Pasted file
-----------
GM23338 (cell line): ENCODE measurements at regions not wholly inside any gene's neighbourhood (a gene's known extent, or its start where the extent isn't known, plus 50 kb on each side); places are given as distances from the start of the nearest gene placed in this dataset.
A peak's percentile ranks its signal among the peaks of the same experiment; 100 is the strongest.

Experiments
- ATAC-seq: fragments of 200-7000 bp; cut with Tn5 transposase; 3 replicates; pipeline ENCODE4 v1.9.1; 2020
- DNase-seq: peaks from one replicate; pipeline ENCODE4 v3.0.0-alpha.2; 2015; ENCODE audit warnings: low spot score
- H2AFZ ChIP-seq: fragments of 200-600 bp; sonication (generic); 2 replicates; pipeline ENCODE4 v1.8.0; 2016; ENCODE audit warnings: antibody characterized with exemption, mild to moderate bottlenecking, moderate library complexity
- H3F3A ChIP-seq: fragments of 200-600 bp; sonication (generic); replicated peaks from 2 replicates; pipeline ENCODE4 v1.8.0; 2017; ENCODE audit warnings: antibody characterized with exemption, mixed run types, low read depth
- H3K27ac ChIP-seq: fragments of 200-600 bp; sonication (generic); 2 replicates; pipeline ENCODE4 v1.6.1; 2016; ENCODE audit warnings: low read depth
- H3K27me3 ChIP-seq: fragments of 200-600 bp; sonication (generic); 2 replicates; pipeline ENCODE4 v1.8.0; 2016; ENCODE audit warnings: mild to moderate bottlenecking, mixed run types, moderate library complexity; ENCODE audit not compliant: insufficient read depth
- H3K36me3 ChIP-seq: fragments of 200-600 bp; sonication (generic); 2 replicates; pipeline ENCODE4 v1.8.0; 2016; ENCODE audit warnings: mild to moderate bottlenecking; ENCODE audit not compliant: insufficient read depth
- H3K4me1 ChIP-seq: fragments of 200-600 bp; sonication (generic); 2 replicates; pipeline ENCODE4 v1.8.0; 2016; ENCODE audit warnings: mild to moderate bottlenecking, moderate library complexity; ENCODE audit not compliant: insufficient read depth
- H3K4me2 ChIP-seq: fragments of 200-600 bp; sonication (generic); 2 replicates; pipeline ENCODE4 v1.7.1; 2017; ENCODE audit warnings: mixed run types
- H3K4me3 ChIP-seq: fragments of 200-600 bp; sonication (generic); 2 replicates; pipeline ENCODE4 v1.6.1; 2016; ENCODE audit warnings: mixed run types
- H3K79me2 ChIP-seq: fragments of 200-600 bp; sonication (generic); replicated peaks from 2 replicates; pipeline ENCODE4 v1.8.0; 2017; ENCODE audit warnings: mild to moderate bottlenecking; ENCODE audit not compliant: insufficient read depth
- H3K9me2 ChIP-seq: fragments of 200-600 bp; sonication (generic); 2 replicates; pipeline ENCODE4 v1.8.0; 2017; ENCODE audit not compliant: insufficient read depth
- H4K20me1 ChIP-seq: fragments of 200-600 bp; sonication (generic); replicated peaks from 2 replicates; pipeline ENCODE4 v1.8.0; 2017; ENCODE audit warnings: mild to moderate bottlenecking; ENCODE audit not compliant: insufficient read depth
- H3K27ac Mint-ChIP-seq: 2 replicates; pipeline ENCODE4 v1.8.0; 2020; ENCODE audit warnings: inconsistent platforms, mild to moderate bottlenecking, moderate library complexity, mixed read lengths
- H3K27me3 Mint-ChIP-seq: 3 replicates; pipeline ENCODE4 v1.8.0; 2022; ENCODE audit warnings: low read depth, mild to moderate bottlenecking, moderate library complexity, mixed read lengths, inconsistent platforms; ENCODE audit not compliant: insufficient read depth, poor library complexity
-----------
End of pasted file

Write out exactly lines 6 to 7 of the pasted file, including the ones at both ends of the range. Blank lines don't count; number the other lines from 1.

- H2AFZ ChIP-seq: fragments of 200-600 bp; sonication (generic); 2 replicates; pipeline ENCODE4 v1.8.0; 2016; ENCODE audit warnings: antibody characterized with exemption, mild to moderate bottlenecking, moderate library complexity
- H3F3A ChIP-seq: fragments of 200-600 bp; sonication (generic); replicated peaks from 2 replicates; pipeline ENCODE4 v1.8.0; 2017; ENCODE audit warnings: antibody characterized with exemption, mixed run types, low read depth